The Denver Nuggets looked listless and out of sorts in Game 4 on Wednesday, and much of that was a direct result of the suffocating defense the Clippers put on them from wire to wire en route to a comfortable 96-85 victory. The win gave them a commanding 3-1 series lead and moved them one step closer to the first conference finals appearance in franchise history.
The Clippers put the clamps on defensively and were able to effectively neutralize Jamal Murray, and while Nikola Jokic put up some big numbers, the Nuggets didn’t get many contributions outside of their top two stars in the second half, prompting some head-turning comments from Michael Porter Jr., who criticized the coaching staff for not getting enough touches after having the hot hand earlier in the contest.
Well, Porter Jr. found some vindication as the Nuggets managed to stay alive to force Game 6 with a gritty 107-100 comeback win on Friday night. Here’s what we learned from a wild Game 5.
Michael Porter Jr. Eventually Got His Touches And Made The Most Of Them
MPJ got plenty of backlash after criticizing the Nuggets coaching staff for his lack of touches in the second half of Game 4, and rightfully so. Porter Jr. is in the midst of his first postseason run and still has a lot to learn about how to handle these types of situations.
And for most of Game 5, things didn’t bode well for him. He was held scoreless for the first three-plus quarters against the Clippers, but when it counted most, MPJ came up huge to help keep the Nuggets’ season alive, first with a clutch three-pointer with just over a minute to play, followed by a big defensive play on Ivica Zubac on the other end.
He finished with seven points and five rebounds and had arguably two of the biggest possessions of the game as Denver lives to fight for at least one more game.
Paul Millsap Came Through When The Nuggets Needed Him The Most
Despite MPJ’s late-game heroics, it was another Denver forward who sparked the Nuggets when their season was on the line. After trailing by as many as 16 in the third quarter, Denver went on a 10-2 run by the three-minute mark, led by Paul Millsap. The veteran forward, who hasn’t always looked like himself this postseason, scored 14 of his 17 points in the quarter after struggling offensively this series to help the Nuggets cut the lead to 70-63 going into the fourth.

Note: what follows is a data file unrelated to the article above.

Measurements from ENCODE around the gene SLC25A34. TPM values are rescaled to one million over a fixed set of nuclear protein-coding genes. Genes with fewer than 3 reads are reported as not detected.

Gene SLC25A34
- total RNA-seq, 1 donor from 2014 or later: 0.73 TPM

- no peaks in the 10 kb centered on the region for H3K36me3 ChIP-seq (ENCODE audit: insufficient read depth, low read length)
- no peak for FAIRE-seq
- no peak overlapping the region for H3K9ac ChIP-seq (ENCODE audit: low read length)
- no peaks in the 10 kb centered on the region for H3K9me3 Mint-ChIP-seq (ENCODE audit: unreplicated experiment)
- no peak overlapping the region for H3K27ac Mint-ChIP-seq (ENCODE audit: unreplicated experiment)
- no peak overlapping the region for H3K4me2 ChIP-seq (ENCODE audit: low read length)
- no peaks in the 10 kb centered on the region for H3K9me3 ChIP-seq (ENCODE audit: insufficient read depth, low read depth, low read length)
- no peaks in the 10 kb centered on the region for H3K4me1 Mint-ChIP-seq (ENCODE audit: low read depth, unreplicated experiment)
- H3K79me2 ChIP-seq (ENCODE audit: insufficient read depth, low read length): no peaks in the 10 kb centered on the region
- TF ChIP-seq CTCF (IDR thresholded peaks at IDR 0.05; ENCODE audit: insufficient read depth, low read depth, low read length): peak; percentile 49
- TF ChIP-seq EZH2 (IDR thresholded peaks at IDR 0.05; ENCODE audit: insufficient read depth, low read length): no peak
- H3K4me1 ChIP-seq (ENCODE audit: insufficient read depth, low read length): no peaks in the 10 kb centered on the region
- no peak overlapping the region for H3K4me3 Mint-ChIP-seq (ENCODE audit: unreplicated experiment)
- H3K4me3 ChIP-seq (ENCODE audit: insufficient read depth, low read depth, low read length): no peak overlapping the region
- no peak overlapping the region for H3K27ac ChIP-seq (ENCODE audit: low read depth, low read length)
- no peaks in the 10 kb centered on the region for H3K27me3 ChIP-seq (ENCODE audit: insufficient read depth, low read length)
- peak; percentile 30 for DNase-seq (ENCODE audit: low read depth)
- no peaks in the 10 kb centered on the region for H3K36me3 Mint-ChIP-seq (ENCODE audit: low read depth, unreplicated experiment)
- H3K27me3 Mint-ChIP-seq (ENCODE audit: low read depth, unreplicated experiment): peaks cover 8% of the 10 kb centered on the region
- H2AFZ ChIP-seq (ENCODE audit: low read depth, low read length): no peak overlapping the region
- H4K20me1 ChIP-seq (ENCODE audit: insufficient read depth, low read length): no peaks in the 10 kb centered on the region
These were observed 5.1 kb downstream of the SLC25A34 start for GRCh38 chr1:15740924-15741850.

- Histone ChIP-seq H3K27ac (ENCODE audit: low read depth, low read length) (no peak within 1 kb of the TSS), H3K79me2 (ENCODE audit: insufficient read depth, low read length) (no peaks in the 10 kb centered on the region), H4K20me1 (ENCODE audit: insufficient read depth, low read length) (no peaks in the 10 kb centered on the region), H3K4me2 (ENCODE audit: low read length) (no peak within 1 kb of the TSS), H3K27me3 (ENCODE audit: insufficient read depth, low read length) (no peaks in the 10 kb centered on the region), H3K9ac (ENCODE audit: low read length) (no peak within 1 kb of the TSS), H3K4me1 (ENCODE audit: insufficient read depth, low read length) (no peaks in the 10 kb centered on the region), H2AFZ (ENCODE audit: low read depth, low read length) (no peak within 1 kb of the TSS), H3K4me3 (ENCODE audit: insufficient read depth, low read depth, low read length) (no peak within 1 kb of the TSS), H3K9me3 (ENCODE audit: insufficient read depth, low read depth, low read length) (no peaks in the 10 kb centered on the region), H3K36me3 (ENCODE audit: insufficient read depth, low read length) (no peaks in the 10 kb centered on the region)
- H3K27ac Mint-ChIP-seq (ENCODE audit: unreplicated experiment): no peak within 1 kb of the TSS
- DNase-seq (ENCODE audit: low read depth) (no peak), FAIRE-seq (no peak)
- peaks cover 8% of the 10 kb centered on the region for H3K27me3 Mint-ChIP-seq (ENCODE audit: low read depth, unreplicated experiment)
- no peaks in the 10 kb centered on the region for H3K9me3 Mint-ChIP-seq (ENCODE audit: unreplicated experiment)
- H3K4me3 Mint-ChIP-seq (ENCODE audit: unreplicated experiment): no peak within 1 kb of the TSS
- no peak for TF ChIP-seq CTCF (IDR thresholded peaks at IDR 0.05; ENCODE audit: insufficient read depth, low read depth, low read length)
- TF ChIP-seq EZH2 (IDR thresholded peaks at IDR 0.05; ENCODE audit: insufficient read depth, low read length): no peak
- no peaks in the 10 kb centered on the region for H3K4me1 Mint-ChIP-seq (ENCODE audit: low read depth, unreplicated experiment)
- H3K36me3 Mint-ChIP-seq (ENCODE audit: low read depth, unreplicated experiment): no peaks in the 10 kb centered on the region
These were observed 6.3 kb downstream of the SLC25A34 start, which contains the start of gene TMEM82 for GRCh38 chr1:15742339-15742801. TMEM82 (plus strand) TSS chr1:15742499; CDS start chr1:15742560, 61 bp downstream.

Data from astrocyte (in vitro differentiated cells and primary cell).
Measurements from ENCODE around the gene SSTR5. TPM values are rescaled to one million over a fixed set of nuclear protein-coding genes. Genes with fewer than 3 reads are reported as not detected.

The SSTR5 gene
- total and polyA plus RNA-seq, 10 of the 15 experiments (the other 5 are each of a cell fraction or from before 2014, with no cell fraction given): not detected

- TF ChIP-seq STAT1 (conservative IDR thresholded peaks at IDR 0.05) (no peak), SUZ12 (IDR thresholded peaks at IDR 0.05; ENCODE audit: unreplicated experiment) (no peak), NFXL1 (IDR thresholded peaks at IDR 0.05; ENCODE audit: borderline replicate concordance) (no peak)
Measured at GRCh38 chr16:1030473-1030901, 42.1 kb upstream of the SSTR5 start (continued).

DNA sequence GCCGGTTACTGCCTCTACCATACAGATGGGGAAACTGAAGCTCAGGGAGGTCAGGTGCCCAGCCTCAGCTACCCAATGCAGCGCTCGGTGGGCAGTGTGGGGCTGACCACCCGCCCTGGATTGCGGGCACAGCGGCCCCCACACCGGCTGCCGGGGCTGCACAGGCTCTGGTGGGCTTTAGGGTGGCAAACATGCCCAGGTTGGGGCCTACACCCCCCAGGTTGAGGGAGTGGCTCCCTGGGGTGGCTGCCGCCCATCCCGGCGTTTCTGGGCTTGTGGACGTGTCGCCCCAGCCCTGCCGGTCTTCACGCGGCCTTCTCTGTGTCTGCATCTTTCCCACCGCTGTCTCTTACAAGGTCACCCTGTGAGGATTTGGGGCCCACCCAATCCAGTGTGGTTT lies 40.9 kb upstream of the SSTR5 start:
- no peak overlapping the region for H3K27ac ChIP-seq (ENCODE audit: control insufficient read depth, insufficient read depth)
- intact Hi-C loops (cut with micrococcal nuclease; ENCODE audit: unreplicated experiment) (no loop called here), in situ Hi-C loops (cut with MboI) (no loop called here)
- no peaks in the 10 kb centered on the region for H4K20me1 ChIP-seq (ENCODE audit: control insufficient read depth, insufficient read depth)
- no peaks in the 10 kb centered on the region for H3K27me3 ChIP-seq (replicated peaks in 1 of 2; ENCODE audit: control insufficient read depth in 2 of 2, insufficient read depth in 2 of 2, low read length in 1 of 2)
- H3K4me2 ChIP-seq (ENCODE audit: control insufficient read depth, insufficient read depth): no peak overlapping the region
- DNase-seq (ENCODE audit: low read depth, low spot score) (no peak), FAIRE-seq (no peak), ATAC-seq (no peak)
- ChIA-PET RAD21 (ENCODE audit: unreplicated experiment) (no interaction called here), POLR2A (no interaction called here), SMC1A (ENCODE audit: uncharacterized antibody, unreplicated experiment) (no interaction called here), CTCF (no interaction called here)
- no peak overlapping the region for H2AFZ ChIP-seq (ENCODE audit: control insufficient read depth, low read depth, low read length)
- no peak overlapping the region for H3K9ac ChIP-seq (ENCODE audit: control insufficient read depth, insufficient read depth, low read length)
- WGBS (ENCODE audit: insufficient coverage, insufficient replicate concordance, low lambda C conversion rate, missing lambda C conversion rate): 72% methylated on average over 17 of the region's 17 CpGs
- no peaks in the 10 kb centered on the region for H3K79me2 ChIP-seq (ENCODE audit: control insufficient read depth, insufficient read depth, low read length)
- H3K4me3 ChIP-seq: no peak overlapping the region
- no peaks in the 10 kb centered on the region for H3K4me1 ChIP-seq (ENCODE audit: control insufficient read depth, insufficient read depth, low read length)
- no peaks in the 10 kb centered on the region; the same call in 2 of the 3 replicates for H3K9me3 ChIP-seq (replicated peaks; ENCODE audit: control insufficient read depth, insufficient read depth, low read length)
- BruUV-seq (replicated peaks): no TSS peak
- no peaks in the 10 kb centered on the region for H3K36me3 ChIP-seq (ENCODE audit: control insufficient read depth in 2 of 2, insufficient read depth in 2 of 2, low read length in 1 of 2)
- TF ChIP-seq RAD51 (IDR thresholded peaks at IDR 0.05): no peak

MPJ’s comments underscored the Nuggets’ need for a third scoring option this series, and Millsap’s performance was a reminder of just how crucial his contributions have been for this team during his tenure there and what they’re capable of when he’s playing at his best.
It’s Hard To Close Out A Series
Even with Kawhi Leonard (36 points, nine rebounds, four assists) and Paul George (26 points, six rebounds, six assists) putting up huge performances, it wasn’t enough to close out the Nuggets, who were all over the place in Game 5 on Friday night, yet somehow scrambled it all together to force Game 6 on Sunday.
Both Murray and Jokic looked flat for most of the game until they both hit their stride at the perfect time in the fourth quarter. During one sequence, Murray and Jokic hit back-to-back shots to give the Nuggets their first lead of the game, 91-88, followed by another three from Murray to make it 94-88 and force L.A. to call a timeout.
It was a 14-2 run by the midway mark of the quarter as Denver held the Clippers scoreless for more than four minutes, and made six of their first seven three-pointers in the period. History was definitely against the Nuggets tonight. Sixty percent of the time, the team that goes up 3-1 in a series closes it out in Game 5. But the Nuggets reminded the Clippers just how hard it is to close out a series, even when things are going right.
For Doc Rivers and the Clippers, who have never made it out of the second round during their time together, they’ll have to put those plans on hold and try again when Game 6 tips off on Sunday at 1 p.m. ET on ESPN.